Ranger Kathryn's Arches

September 8, 2010

Clothes make the (wo)man

Filed under: Uncategorized — Kathryn Colestock-Burke @ 10:07 am
Tags: , , , , , , ,

I’ve been thinking about our apparel and how it affects perceptions. How many of us have judged others, even subconsciously, based on external accoutrements? It’s less of an issue if you know someone well; your ideas about them are already formed. First impressions, however, are hard to undo.

My National Park Service ranger uniform is fun to wear. So is my dancing dress. Both project messages on different levels. The former is quite androgynous, intended to make all wearers of the clothing appear the same, present the same image, stand for the same values, and above all be recognizable in many different settings. We can’t have keys hanging from our belt loops, visible tattoos or piercings, or even pens poking out of our shirt pockets. Uniformity is of the utmost importance.

The volunteer photographer cut off my red shoes!

On the other hand, off-duty clothing is an expression of personal taste — a statement of individuality, an assertion of original selfhood. It says, loudly and clearly, “This is me!” I’ve noticed that the clothing I’ve bought this summer has been more feminine, which is probably my own Declaration of Independence from the very mannish uniform.

Here are some photos from the last two days. Whether you know me well, a little, or not at all, answer the following questions about the women pictured here — Ranger Uniform Woman, or Flowered Dress Woman:

Which woman would you…

  • trust more to give you a scientific answer to a question?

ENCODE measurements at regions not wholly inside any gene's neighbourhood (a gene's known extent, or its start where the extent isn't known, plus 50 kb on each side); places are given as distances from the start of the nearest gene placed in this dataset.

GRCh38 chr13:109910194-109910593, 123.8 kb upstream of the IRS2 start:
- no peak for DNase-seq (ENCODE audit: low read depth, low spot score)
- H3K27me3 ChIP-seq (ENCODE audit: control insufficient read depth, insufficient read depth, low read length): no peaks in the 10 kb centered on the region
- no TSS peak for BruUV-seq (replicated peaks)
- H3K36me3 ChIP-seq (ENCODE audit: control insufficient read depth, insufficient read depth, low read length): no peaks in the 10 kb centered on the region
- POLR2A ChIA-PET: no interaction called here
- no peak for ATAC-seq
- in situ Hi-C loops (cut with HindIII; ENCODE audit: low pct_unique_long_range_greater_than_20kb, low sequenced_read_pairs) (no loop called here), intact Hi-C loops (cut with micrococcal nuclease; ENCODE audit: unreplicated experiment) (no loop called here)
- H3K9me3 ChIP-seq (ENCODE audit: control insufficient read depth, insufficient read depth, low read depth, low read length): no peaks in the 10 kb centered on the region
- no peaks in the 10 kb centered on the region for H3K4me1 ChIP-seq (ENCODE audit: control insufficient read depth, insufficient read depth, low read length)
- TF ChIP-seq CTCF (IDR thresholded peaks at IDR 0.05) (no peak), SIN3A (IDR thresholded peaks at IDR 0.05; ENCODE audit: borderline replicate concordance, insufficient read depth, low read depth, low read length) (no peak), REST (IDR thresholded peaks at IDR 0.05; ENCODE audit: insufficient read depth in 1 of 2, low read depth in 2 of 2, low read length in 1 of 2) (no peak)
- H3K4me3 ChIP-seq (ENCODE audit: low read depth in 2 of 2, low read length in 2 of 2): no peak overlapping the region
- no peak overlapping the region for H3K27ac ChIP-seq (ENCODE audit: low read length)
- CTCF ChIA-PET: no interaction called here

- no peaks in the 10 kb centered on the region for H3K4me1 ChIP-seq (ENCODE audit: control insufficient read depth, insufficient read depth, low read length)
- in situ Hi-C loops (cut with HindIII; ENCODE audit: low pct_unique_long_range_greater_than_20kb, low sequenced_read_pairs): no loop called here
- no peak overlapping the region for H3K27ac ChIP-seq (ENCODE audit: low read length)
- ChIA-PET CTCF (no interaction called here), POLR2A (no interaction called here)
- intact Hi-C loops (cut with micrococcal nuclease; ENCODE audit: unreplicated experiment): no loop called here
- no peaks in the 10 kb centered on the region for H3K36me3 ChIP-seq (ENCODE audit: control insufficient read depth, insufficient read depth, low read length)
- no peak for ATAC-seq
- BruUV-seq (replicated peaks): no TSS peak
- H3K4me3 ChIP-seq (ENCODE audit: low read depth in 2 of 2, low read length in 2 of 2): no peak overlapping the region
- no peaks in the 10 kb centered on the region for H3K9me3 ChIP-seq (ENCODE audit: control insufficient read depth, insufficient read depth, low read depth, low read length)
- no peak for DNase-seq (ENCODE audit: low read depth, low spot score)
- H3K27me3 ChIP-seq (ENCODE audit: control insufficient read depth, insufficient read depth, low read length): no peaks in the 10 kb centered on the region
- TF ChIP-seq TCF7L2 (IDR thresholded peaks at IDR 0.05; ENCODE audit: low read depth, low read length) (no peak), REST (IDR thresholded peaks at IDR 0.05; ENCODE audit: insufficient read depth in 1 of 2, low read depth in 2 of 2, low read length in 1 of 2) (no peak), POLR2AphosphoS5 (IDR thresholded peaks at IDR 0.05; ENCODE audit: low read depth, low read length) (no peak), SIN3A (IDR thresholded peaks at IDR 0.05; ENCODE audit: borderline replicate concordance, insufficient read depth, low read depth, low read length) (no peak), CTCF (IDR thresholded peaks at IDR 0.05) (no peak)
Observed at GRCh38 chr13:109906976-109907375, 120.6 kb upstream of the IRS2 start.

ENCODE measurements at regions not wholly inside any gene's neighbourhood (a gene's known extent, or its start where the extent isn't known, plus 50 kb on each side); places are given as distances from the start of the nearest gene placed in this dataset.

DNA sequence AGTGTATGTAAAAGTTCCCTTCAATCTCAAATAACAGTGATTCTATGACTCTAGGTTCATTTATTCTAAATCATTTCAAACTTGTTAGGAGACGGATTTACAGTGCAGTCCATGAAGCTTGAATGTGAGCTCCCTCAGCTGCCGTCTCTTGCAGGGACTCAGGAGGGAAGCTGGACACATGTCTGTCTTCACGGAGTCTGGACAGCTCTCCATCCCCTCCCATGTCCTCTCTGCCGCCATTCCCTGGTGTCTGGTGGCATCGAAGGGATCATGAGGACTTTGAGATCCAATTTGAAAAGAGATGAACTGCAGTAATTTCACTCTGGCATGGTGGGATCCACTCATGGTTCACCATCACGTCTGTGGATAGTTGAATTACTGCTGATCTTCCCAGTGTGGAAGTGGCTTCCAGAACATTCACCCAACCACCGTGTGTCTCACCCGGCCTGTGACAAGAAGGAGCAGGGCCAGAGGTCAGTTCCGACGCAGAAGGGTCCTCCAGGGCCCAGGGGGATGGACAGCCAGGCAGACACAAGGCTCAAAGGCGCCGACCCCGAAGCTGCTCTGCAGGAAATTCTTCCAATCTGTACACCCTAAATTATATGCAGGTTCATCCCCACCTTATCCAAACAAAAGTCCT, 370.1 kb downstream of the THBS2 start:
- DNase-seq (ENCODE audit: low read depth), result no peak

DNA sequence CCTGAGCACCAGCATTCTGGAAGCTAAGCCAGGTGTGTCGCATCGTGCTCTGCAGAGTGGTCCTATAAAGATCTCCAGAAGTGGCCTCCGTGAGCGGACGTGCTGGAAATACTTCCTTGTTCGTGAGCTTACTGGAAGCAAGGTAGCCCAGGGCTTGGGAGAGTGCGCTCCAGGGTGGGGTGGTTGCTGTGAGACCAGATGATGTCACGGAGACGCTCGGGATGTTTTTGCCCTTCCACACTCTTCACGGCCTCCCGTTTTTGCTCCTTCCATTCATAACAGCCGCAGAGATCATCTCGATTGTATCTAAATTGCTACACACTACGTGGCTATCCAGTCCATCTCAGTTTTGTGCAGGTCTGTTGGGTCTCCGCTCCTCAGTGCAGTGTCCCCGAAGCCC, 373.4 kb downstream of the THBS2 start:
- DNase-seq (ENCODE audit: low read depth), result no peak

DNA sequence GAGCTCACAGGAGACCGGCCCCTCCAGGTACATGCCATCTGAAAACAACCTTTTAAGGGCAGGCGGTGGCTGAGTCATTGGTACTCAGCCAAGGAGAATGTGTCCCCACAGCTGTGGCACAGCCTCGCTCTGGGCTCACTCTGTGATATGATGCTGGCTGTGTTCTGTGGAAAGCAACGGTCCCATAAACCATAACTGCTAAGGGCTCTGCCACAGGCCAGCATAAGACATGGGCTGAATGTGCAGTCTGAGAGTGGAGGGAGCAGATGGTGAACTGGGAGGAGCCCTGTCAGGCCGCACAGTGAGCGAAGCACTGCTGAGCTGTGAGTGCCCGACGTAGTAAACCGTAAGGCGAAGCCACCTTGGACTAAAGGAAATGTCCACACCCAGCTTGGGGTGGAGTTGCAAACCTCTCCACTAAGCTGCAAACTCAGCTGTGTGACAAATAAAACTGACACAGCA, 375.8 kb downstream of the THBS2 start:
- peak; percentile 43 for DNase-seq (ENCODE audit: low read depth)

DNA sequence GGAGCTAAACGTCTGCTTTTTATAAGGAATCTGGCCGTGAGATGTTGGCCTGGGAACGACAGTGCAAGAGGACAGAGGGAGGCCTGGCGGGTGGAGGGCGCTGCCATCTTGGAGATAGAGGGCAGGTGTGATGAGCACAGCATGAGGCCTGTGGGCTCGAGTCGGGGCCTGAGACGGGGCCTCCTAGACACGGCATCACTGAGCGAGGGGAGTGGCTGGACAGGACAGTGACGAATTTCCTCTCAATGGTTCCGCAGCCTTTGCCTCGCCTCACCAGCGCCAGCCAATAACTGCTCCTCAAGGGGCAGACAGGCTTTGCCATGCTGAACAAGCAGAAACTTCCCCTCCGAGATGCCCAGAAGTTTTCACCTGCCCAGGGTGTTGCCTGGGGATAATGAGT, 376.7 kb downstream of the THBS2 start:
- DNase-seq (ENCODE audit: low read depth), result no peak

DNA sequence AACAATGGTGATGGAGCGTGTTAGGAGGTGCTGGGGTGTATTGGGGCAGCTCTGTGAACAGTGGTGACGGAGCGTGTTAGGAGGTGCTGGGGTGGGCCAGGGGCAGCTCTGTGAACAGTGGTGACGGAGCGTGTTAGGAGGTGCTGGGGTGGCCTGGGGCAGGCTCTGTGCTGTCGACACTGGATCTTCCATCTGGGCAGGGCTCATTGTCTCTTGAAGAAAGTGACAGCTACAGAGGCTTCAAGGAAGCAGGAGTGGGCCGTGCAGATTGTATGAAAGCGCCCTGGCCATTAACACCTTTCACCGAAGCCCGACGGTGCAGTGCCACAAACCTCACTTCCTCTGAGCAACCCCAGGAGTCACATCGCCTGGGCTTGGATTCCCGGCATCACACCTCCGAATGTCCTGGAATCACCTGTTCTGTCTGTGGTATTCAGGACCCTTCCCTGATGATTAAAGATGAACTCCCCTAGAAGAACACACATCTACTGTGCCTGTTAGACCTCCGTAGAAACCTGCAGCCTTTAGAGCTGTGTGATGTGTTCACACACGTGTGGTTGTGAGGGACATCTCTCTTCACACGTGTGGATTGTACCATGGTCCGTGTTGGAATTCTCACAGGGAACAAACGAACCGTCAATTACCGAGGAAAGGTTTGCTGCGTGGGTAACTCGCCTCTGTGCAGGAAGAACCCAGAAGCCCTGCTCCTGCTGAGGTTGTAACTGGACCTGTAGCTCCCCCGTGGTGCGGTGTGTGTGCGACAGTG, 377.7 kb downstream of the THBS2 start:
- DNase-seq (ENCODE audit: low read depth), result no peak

• loan your car to?
  • find more huggable?
  • expect to take charge in an emergency?
  • find more believable?
  • want to get to know first?
  • see at a contra dance, and ask to be your partner?
  • rather hike with?
  • hire for an outdoor job?
  • expect to be more flirtatious?
  • see as more responsible?
  • go on a wilderness trip with?
  • perceive as more warm and cuddly?
  • find more suitable for jury duty?
  • rather have as your boss?

Pay attention today to how your perceptions may be affected by others’ wardrobe choices. Leave a comment if you have ever been mortified by, or taught by, an assumption you made about someone based on first impressions.

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10 Comments »

  1. A few years ago on a night transatlantic flight, I sat near a sloppily dressed 30-something black man looking for all the world like a hobo. Halfway through the flight, an announcement came on, asking if there was a doctor on board. He responded, and spent the rest of the flight attending to an elderly woman. Yes, one should not judge by appearances!

    Comment by becky — September 8, 2010 @ 10:39 am | Reply

  2. I just love a woman in a uniform!

    Comment by Ed Oak — September 8, 2010 @ 11:19 am | Reply

  3. I know what you mean about judging people not only by how they look but also by the color of their skin. That makes me angry. A friend of mine (who will remain nameless) is “VERY” prejiduce. It used to be every conversation we had something came out of their mouth and I did not agree with..I let it go. It got to the point that I finally had to say something. I did. We have very nice Asian people living next door. I had at one time some very close Black people that I knew at church. It just makes me sick how people are judged no matter what they look like, what they do for a living or the color of their skin. They are human too. Sorry won’t go any further..I get a little pissed when this subject comes up. ON the other hand..Kathryn you look great in either uniform..I love the dress! Can I borrow it sometime? 🙂